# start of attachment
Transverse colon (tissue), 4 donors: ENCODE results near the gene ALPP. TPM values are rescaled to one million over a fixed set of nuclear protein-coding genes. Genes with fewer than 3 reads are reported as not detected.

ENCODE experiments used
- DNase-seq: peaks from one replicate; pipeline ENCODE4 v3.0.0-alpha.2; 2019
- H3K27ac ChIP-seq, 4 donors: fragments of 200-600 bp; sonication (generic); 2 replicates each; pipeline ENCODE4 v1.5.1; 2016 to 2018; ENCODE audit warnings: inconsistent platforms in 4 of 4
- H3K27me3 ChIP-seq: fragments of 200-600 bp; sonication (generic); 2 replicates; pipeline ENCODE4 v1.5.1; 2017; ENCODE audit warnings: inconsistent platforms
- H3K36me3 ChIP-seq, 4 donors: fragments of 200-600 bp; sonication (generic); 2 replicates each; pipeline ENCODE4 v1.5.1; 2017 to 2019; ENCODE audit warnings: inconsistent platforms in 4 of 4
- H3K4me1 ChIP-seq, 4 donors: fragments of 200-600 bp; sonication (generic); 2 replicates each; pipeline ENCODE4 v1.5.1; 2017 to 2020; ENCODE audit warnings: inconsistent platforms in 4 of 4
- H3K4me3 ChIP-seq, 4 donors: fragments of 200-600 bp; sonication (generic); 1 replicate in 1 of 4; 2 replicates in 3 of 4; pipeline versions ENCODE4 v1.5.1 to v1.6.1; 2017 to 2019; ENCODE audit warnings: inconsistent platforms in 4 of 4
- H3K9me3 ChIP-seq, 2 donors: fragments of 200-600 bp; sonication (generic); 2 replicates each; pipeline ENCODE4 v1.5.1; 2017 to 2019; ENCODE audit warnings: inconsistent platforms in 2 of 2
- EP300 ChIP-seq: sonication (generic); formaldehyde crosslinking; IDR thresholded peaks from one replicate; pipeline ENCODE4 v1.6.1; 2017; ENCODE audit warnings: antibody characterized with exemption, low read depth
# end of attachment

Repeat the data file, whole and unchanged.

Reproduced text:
Transverse colon (tissue), 4 donors: ENCODE results near the gene ALPP. TPM values are rescaled to one million over a fixed set of nuclear protein-coding genes. Genes with fewer than 3 reads are reported as not detected.

ENCODE experiments used
- DNase-seq: peaks from one replicate; pipeline ENCODE4 v3.0.0-alpha.2; 2019
- H3K27ac ChIP-seq, 4 donors: fragments of 200-600 bp; sonication (generic); 2 replicates each; pipeline ENCODE4 v1.5.1; 2016 to 2018; ENCODE audit warnings: inconsistent platforms in 4 of 4
- H3K27me3 ChIP-seq: fragments of 200-600 bp; sonication (generic); 2 replicates; pipeline ENCODE4 v1.5.1; 2017; ENCODE audit warnings: inconsistent platforms
- H3K36me3 ChIP-seq, 4 donors: fragments of 200-600 bp; sonication (generic); 2 replicates each; pipeline ENCODE4 v1.5.1; 2017 to 2019; ENCODE audit warnings: inconsistent platforms in 4 of 4
- H3K4me1 ChIP-seq, 4 donors: fragments of 200-600 bp; sonication (generic); 2 replicates each; pipeline ENCODE4 v1.5.1; 2017 to 2020; ENCODE audit warnings: inconsistent platforms in 4 of 4
- H3K4me3 ChIP-seq, 4 donors: fragments of 200-600 bp; sonication (generic); 1 replicate in 1 of 4; 2 replicates in 3 of 4; pipeline versions ENCODE4 v1.5.1 to v1.6.1; 2017 to 2019; ENCODE audit warnings: inconsistent platforms in 4 of 4
- H3K9me3 ChIP-seq, 2 donors: fragments of 200-600 bp; sonication (generic); 2 replicates each; pipeline ENCODE4 v1.5.1; 2017 to 2019; ENCODE audit warnings: inconsistent platforms in 2 of 2
- EP300 ChIP-seq: sonication (generic); formaldehyde crosslinking; IDR thresholded peaks from one replicate; pipeline ENCODE4 v1.6.1; 2017; ENCODE audit warnings: antibody characterized with exemption, low read depth